Mini guide to Calais
Nine million British travellers each year head to Calais, which is located only
65kms from the coast of England. Although Calais may have taken a verbal (yet
spurious) beating over the years for its lack of defining French charm, it is,
however, a town rich in history and cultural heritage. Calais is also a gateway
to some quaint old towns that are scattered throughout the region, including the
laudable town of Cassel.
If you're thinking about exploring Calais on foot, then it's best to remember
that the city is divided into two main parts. Calais-Nord, the old town, was
rebuilt after WWII and is dominated by the place d'Armes and rue Royale.
It is separated by canals from Calais-Sud, which features the Hôtel de
Ville and the main shopping streets: boulevards Lafayette and Jacquard. Boulevard
Jacquard is named after the inventor of looms who mechanized Calais' lace making.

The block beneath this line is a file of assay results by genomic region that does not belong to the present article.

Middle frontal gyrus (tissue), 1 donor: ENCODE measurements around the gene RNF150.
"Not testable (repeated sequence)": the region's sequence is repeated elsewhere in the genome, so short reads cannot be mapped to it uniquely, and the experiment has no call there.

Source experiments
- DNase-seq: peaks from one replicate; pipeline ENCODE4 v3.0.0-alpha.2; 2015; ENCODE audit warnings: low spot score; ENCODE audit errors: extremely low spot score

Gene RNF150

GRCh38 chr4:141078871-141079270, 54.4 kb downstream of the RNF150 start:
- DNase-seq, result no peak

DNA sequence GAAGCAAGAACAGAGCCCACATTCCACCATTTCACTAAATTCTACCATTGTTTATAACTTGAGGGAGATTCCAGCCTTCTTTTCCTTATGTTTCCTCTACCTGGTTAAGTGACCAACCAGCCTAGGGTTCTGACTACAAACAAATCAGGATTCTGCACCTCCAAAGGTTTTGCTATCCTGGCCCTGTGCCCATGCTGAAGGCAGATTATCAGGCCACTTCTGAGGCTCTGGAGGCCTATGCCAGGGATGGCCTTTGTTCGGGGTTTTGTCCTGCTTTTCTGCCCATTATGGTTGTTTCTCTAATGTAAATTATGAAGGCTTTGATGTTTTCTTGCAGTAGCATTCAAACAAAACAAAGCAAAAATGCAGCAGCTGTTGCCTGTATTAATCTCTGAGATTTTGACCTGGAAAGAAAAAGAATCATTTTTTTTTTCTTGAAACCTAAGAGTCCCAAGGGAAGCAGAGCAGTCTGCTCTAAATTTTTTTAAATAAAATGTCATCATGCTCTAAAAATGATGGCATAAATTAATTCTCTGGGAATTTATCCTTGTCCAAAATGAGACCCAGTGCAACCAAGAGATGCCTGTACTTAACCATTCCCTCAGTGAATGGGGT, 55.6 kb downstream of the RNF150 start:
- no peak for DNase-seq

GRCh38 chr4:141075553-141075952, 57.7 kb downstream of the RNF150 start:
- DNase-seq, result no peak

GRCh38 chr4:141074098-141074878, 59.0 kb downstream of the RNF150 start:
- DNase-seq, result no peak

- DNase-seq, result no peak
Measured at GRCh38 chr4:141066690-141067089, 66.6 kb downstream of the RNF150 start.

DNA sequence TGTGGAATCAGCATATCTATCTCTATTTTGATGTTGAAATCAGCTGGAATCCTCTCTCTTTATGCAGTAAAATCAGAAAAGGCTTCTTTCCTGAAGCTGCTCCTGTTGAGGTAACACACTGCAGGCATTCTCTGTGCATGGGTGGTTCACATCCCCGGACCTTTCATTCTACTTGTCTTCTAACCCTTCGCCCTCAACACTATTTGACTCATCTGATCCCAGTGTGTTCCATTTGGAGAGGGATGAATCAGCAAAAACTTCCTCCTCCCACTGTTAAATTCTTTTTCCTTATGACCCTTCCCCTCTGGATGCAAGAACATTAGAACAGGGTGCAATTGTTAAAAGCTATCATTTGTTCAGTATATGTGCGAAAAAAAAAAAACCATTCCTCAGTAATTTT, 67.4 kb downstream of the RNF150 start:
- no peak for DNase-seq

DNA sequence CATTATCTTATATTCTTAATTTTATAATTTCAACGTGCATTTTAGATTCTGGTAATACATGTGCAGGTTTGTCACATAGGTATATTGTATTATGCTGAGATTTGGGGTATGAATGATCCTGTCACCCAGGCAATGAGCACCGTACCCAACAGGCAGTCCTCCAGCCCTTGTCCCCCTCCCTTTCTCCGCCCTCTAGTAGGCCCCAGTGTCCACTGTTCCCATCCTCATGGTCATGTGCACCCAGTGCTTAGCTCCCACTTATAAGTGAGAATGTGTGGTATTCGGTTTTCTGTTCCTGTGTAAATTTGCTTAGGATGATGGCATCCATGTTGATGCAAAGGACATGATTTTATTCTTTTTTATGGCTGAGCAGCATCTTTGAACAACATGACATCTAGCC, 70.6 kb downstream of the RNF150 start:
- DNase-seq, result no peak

Taking the time to appreciate the many towns that are not too far from Calais
is recommended. For example, Cassel, with its splendid architecture and quiet
parks is only a short drive away. Alternatively, the seaside resort of Le Touquet
has clean beaches and a hectic nightlife.
Calais is situated only 65kms off the coast of England. As a result, there
is a seemingly perpetual flow of Britons traversing the Channel for the continental
delights in France. Now that the Channel Tunnel links the two countries, the
trip over is nothing more than a stroll in the park.
The British destroyed Calais in WWII to prevent it from being appropriated
by the Germans for use as a military base. Through the centuries Calais has
had a somewhat ill-starred history. In 1346, Edward III seized it for use as
a beachhead in the Hundred Years War. Calais remained in the hands of the English
until 1558. In the 19th century, Nottingham lace makers set up business, and
the city has since been frequented by hordes of Britons.
If you are travelling from any major city in England or France, finding your
way to Calais shouldn't pose a problem. The TGV links trains from the French
cities, while the English rail services have trains running from London via
Dover. Travellers from London have the luxury of choosing to travel by train,
car or ferry.
Selection of hotels in this region:
Ibis Calais Car Ferry
Le George V Hotel
Suitehotel Calais Coquelles
Copthorne Hotel Coquelles - Calais
Click below for a
full list of hotels and online booking